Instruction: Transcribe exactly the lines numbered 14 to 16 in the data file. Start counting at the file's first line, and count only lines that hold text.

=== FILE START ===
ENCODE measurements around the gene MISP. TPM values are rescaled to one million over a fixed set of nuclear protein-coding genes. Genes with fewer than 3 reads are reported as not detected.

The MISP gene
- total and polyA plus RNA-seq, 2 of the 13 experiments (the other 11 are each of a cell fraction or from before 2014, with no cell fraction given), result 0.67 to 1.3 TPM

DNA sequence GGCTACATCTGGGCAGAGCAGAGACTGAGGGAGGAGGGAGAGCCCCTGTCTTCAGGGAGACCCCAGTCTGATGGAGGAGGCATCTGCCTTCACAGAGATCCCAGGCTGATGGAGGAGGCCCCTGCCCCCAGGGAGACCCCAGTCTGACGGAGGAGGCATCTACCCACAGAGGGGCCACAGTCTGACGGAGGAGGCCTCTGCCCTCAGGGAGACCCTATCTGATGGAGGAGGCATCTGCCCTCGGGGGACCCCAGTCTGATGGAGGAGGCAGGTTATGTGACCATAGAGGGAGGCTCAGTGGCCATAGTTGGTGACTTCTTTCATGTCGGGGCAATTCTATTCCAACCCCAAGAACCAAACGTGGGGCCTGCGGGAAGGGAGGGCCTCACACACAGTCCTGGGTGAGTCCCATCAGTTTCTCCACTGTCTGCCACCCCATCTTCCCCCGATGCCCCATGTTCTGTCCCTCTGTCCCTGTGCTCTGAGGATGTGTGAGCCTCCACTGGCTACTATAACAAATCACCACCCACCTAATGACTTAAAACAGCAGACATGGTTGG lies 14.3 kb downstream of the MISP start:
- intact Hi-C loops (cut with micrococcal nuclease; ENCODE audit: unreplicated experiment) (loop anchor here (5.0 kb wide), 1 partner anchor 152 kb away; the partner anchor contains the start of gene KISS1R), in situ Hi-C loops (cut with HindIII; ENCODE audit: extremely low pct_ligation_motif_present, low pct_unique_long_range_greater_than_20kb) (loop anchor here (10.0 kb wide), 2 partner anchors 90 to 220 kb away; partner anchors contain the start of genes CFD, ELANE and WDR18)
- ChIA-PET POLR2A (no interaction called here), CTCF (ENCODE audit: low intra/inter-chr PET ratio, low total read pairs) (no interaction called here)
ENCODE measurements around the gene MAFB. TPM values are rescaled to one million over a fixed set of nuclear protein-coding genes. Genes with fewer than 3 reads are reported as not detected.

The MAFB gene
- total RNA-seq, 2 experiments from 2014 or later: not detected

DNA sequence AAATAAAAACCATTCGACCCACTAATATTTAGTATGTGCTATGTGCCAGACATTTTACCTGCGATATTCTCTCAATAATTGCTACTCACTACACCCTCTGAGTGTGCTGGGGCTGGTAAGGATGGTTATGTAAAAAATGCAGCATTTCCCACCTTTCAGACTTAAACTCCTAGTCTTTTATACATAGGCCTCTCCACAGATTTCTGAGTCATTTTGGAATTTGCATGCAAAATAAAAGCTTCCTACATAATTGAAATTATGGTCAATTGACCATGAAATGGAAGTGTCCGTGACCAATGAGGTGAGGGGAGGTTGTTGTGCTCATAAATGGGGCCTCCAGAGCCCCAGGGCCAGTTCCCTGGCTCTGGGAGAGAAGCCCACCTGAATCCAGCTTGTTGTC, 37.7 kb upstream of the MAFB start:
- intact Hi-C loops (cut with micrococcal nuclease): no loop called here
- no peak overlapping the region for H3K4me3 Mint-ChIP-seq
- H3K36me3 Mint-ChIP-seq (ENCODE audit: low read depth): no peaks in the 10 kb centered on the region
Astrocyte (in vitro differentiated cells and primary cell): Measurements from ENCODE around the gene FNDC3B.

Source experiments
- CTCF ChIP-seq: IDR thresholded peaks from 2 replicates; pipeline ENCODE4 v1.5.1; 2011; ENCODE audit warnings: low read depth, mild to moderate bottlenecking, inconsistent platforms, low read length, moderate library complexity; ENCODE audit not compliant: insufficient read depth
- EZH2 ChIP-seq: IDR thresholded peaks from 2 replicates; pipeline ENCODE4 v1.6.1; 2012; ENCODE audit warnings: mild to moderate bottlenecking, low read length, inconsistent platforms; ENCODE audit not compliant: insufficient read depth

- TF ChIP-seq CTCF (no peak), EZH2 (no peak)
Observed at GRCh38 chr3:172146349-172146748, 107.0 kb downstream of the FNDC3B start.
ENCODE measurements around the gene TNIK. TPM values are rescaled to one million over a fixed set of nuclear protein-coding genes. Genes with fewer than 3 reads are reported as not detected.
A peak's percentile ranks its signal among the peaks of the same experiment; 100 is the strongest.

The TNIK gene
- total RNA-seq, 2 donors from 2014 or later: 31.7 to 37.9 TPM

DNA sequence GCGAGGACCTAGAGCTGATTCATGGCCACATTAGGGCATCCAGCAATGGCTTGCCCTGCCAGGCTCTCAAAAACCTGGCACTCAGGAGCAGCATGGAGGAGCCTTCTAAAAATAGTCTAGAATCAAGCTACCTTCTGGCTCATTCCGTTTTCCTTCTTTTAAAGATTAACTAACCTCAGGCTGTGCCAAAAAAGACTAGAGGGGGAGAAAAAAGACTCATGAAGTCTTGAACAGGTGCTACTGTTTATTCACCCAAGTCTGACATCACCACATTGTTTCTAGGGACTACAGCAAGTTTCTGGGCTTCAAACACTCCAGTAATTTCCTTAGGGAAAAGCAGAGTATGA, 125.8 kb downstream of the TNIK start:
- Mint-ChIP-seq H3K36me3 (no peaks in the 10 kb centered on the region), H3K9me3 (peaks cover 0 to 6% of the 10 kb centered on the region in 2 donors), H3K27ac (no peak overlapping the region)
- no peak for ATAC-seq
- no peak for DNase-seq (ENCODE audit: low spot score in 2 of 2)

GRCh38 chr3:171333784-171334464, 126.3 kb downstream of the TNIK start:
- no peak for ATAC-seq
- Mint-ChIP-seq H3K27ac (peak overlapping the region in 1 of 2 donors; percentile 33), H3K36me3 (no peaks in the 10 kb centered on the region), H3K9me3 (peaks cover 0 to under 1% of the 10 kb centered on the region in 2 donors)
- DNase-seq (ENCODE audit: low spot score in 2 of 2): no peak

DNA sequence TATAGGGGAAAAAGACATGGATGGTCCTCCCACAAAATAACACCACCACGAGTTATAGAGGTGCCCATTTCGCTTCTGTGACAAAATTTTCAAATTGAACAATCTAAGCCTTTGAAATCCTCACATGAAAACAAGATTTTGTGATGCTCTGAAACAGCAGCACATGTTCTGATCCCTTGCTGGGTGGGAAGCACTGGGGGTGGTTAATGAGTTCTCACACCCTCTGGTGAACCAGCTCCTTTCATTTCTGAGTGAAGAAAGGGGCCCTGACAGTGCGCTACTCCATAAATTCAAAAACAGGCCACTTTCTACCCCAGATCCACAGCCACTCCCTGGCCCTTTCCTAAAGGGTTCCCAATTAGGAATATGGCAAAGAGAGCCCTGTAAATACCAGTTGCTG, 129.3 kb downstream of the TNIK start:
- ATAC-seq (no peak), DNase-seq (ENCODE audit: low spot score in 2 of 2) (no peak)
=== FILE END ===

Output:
Astrocyte (in vitro differentiated cells and primary cell): Measurements from ENCODE around the gene FNDC3B.

Source experiments
- CTCF ChIP-seq: IDR thresholded peaks from 2 replicates; pipeline ENCODE4 v1.5.1; 2011; ENCODE audit warnings: low read depth, mild to moderate bottlenecking, inconsistent platforms, low read length, moderate library complexity; ENCODE audit not compliant: insufficient read depth